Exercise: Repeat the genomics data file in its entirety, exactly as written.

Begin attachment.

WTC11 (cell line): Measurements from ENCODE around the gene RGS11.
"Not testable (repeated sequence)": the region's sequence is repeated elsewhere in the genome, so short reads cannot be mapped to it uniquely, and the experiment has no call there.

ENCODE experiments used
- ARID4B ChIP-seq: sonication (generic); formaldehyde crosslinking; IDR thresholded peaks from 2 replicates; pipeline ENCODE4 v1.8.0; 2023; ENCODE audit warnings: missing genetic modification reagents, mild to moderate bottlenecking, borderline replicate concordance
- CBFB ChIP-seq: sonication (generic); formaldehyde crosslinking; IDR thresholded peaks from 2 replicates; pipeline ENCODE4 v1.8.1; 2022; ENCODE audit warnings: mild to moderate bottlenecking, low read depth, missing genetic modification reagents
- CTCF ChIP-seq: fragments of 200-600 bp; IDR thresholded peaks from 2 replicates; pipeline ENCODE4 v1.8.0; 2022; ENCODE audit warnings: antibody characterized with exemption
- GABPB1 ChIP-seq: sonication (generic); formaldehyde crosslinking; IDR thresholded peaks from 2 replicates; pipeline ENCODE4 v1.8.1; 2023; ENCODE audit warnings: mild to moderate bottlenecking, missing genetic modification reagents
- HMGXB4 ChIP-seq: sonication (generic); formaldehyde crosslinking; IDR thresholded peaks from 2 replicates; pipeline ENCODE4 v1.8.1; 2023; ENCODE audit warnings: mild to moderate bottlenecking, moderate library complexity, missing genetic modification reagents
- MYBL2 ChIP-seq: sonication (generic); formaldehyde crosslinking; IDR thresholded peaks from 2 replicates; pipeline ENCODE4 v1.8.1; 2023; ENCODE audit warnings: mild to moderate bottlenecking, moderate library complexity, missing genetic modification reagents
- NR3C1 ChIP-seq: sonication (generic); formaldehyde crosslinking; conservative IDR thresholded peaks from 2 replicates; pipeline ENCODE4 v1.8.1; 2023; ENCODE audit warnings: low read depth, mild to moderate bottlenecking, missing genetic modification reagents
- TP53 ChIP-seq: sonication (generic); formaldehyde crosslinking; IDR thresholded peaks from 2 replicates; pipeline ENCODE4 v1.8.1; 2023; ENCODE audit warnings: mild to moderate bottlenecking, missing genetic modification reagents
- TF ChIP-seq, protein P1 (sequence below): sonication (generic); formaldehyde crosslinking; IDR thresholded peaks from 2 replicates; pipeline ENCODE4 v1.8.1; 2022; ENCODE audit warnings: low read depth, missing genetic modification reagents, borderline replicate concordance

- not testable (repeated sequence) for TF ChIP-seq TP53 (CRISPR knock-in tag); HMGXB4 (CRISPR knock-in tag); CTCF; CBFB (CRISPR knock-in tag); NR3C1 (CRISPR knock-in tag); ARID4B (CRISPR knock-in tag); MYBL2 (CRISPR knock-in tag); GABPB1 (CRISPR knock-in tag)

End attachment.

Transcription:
WTC11 (cell line): Measurements from ENCODE around the gene RGS11.
"Not testable (repeated sequence)": the region's sequence is repeated elsewhere in the genome, so short reads cannot be mapped to it uniquely, and the experiment has no call there.

ENCODE experiments used
- ARID4B ChIP-seq: sonication (generic); formaldehyde crosslinking; IDR thresholded peaks from 2 replicates; pipeline ENCODE4 v1.8.0; 2023; ENCODE audit warnings: missing genetic modification reagents, mild to moderate bottlenecking, borderline replicate concordance
- CBFB ChIP-seq: sonication (generic); formaldehyde crosslinking; IDR thresholded peaks from 2 replicates; pipeline ENCODE4 v1.8.1; 2022; ENCODE audit warnings: mild to moderate bottlenecking, low read depth, missing genetic modification reagents
- CTCF ChIP-seq: fragments of 200-600 bp; IDR thresholded peaks from 2 replicates; pipeline ENCODE4 v1.8.0; 2022; ENCODE audit warnings: antibody characterized with exemption
- GABPB1 ChIP-seq: sonication (generic); formaldehyde crosslinking; IDR thresholded peaks from 2 replicates; pipeline ENCODE4 v1.8.1; 2023; ENCODE audit warnings: mild to moderate bottlenecking, missing genetic modification reagents
- HMGXB4 ChIP-seq: sonication (generic); formaldehyde crosslinking; IDR thresholded peaks from 2 replicates; pipeline ENCODE4 v1.8.1; 2023; ENCODE audit warnings: mild to moderate bottlenecking, moderate library complexity, missing genetic modification reagents
- MYBL2 ChIP-seq: sonication (generic); formaldehyde crosslinking; IDR thresholded peaks from 2 replicates; pipeline ENCODE4 v1.8.1; 2023; ENCODE audit warnings: mild to moderate bottlenecking, moderate library complexity, missing genetic modification reagents
- NR3C1 ChIP-seq: sonication (generic); formaldehyde crosslinking; conservative IDR thresholded peaks from 2 replicates; pipeline ENCODE4 v1.8.1; 2023; ENCODE audit warnings: low read depth, mild to moderate bottlenecking, missing genetic modification reagents
- TP53 ChIP-seq: sonication (generic); formaldehyde crosslinking; IDR thresholded peaks from 2 replicates; pipeline ENCODE4 v1.8.1; 2023; ENCODE audit warnings: mild to moderate bottlenecking, missing genetic modification reagents
- TF ChIP-seq, protein P1 (sequence below): sonication (generic); formaldehyde crosslinking; IDR thresholded peaks from 2 replicates; pipeline ENCODE4 v1.8.1; 2022; ENCODE audit warnings: low read depth, missing genetic modification reagents, borderline replicate concordance

- not testable (repeated sequence) for TF ChIP-seq TP53 (CRISPR knock-in tag); HMGXB4 (CRISPR knock-in tag); CTCF; CBFB (CRISPR knock-in tag); NR3C1 (CRISPR knock-in tag); ARID4B (CRISPR knock-in tag); MYBL2 (CRISPR knock-in tag); GABPB1 (CRISPR knock-in tag)